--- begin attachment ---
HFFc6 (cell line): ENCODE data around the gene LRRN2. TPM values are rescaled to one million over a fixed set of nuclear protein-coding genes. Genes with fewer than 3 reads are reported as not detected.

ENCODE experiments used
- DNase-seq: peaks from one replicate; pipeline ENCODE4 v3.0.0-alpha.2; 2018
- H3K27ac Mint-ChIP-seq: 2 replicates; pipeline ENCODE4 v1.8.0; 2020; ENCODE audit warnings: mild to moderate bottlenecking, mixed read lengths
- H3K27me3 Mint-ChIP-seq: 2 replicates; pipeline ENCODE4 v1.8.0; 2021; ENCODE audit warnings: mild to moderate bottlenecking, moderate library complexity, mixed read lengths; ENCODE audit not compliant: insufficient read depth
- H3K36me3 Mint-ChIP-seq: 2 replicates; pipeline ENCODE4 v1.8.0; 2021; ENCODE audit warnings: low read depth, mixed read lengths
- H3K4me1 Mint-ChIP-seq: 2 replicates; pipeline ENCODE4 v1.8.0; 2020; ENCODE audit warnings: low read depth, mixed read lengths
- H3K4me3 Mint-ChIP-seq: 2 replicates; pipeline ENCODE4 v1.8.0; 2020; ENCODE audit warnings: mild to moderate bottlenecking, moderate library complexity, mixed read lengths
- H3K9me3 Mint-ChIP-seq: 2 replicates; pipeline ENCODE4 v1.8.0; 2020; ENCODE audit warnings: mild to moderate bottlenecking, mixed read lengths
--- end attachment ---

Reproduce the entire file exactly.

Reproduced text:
HFFc6 (cell line): ENCODE data around the gene LRRN2. TPM values are rescaled to one million over a fixed set of nuclear protein-coding genes. Genes with fewer than 3 reads are reported as not detected.

ENCODE experiments used
- DNase-seq: peaks from one replicate; pipeline ENCODE4 v3.0.0-alpha.2; 2018
- H3K27ac Mint-ChIP-seq: 2 replicates; pipeline ENCODE4 v1.8.0; 2020; ENCODE audit warnings: mild to moderate bottlenecking, mixed read lengths
- H3K27me3 Mint-ChIP-seq: 2 replicates; pipeline ENCODE4 v1.8.0; 2021; ENCODE audit warnings: mild to moderate bottlenecking, moderate library complexity, mixed read lengths; ENCODE audit not compliant: insufficient read depth
- H3K36me3 Mint-ChIP-seq: 2 replicates; pipeline ENCODE4 v1.8.0; 2021; ENCODE audit warnings: low read depth, mixed read lengths
- H3K4me1 Mint-ChIP-seq: 2 replicates; pipeline ENCODE4 v1.8.0; 2020; ENCODE audit warnings: low read depth, mixed read lengths
- H3K4me3 Mint-ChIP-seq: 2 replicates; pipeline ENCODE4 v1.8.0; 2020; ENCODE audit warnings: mild to moderate bottlenecking, moderate library complexity, mixed read lengths
- H3K9me3 Mint-ChIP-seq: 2 replicates; pipeline ENCODE4 v1.8.0; 2020; ENCODE audit warnings: mild to moderate bottlenecking, mixed read lengths